By Elayne Savage, Ph.D.
It happens so fast. All it takes is a wilting look, an insulting tone of voice, or a raised eyebrow. You find yourself taking it personally and your knee-jerk response seems all out of proportion to the event itself. You wonder, "Where on earth did that come from?"
When we take things personally we perceive someone's actions as a personal affront, an insult or slight. Someone says or does something (or neglects to say or do something) and we find ourselves getting triggered and overreacting.
Taking things personally involves:
Assuming there is intent even when there is not.
Taking things the wrong way.
Believing people are taking sides - for you or against you.
Getting upset when other people don't see things the way you do.
Feeling slighted or wronged or attacked.
Taking something as a personal failure - feeling blamed or blaming yourself.
When we take something personally we're feeling rejected in some way.
This rejection is most likely connected with feeling "dissed" - discounted, disdained, disapproved of, disbelieved, dismissed, or disregarded. These feelings come from early experiences with peers, teachers, siblings, parents or other family members, and they replay many times in our work or personal relationships.
How can we not take things so personally?
First, create enough distance to slow your overreaction. Taking a "time out" works great. Counting to ten and breathing slowly is one kind of "time out. Excusing yourself to get a drink of water is another.
Next, become aware of the rejection aspects -this includes judgements and criticism. It's a lot easier to change behavior when you're aware of it and it's no longer a "blind spot." By recognizing signs of rejection and noticing how you react to it, you're taking the first steps in giving yourself some distance.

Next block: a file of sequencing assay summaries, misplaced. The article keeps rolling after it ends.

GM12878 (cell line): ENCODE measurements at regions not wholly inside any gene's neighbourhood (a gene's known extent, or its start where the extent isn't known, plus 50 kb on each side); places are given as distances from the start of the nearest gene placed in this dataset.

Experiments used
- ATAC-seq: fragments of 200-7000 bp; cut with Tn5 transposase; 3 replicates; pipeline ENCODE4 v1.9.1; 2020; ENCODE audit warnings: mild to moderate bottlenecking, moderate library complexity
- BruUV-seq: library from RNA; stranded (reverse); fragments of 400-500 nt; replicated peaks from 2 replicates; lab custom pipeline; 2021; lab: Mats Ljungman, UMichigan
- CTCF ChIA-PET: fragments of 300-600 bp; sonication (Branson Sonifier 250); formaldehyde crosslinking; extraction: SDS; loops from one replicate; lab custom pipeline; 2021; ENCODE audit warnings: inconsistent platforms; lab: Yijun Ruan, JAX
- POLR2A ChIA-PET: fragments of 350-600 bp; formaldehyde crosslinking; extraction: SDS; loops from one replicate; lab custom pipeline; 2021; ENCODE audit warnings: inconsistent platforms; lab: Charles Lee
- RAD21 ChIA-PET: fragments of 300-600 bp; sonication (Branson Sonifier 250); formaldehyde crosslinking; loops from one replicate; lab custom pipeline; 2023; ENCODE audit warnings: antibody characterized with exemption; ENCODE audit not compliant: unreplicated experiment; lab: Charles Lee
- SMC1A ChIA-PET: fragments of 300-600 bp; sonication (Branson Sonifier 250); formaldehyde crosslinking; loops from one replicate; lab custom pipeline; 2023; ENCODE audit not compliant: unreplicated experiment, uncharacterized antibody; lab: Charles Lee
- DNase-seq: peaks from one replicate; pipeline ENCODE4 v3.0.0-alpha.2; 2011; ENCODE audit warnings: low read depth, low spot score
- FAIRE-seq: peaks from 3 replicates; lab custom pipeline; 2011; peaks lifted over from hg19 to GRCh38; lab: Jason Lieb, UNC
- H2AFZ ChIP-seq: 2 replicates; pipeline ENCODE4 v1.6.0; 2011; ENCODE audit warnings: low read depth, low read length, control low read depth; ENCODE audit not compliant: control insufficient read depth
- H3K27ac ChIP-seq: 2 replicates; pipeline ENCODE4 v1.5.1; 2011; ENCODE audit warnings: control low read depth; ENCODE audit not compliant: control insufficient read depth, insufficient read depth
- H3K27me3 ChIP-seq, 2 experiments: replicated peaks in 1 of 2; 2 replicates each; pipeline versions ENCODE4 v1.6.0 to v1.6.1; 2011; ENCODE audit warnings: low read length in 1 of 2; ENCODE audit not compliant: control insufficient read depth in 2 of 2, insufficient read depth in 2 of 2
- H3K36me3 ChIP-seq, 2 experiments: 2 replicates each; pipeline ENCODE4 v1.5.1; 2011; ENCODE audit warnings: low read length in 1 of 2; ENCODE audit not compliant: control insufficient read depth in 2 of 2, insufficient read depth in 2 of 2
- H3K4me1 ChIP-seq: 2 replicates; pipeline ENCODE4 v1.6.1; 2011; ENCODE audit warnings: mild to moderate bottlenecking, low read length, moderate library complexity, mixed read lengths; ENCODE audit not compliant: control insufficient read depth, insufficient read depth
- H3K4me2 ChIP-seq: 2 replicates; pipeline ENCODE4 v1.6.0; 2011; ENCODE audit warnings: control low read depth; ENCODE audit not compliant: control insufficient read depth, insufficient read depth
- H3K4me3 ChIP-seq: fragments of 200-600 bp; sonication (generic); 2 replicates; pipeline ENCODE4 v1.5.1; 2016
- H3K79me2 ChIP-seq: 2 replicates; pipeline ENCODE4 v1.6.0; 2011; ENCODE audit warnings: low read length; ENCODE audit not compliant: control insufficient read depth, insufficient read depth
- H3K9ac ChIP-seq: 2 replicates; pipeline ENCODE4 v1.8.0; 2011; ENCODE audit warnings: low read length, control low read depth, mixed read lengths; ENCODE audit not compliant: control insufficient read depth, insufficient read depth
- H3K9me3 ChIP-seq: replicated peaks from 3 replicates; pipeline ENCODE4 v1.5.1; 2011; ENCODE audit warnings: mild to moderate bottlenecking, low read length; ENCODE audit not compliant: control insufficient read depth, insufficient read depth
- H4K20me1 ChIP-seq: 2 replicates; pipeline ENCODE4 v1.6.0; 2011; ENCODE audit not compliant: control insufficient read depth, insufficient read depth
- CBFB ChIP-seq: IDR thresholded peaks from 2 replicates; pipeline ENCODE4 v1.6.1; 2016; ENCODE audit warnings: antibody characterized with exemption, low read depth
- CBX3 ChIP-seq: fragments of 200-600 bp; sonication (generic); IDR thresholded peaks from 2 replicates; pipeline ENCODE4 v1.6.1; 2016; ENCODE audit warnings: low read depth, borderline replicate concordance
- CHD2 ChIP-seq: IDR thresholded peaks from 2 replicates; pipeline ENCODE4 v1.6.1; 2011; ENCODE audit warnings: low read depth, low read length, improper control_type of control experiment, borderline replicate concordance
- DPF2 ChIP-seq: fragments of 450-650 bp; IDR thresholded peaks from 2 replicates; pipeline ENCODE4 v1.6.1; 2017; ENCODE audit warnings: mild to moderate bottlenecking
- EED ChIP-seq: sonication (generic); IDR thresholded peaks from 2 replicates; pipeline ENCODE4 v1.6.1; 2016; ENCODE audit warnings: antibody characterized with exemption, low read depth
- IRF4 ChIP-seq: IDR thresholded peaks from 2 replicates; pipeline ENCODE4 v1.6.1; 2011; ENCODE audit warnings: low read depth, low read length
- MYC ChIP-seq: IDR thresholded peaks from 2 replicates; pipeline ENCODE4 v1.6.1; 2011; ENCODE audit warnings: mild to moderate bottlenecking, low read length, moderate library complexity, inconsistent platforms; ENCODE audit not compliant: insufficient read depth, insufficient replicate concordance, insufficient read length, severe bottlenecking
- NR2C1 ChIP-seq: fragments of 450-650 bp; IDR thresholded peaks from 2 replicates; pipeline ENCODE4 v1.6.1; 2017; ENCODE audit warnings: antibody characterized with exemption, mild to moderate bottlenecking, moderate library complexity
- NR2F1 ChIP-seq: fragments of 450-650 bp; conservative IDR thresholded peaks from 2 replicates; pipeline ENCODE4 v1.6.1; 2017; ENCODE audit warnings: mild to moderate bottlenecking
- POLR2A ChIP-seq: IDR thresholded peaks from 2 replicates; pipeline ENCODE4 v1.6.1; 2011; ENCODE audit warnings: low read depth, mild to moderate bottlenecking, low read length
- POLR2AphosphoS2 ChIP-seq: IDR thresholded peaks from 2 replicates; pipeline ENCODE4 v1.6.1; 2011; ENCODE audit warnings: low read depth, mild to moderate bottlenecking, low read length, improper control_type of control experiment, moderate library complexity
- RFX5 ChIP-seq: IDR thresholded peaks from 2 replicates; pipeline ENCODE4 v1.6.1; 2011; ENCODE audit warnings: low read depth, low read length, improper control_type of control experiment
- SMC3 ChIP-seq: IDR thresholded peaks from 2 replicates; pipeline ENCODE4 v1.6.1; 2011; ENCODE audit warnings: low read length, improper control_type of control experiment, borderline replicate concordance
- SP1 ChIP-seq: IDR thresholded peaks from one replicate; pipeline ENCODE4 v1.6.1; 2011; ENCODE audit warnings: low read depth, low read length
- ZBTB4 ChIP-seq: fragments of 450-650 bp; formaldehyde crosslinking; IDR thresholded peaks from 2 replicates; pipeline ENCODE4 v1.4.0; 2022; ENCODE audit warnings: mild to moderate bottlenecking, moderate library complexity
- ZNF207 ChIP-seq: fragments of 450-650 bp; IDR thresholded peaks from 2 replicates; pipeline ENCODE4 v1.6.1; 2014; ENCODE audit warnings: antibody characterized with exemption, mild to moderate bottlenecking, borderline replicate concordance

"Might I be taking this personally?"
"What part of me is feeling rejected, judged or criticized? "
"What am I telling myself?"
"Is this an old message? "
"Where might it come from? "
Then, walk alongside yourself: What do you notice about your reactions? This "naming" and "noticing" opens up space for making choices about how you want to deal with rejection. You don't have to continue down the same path once you realize how you got there. You can learn to choose to back up to that fork in the road and change direction.
Finally, try to put yourself in the other person's shoes. If you can get out of the center of your own orbit, you won't feel so much like a target. And in most instances, whatever was said or done says more about the other person and their fears than it does about you!
Don't be tempted to guess what the other person might have meant, because you really can't read their mind. Ask them if your perception of what they said is what they meant. Then you don't have to dwell on trying to figure it out. It will save lots of energy.
Ten sure-fire ways to avoid rejection
- Remind yourself, it's more about the other person than it is about you.
- Try to separate the "personal" from the "professional."
- Don't equate "not thinking" with "not caring" about you. Sometimes other people just don't consider things the same way you do.
- Don't presume - check things out. Filling in gaps with your own ideas about what's going on takes a lot of energy and you just might be wrong!
- Don't try to read someone's mind-or expect them to read yours.
- Try to put yourself in the other person's shoes. How might they be feeling?
- Be direct. Ask for what you need.
- Practice "time outs." Take a breath, count to ten.
- Being able to identify when you are taking something personally, gives you the ability to make choices about how you want to proceed.
- And DON'T TAKE IT PERSONALLY!
© Elayne Savage, Ph.D.
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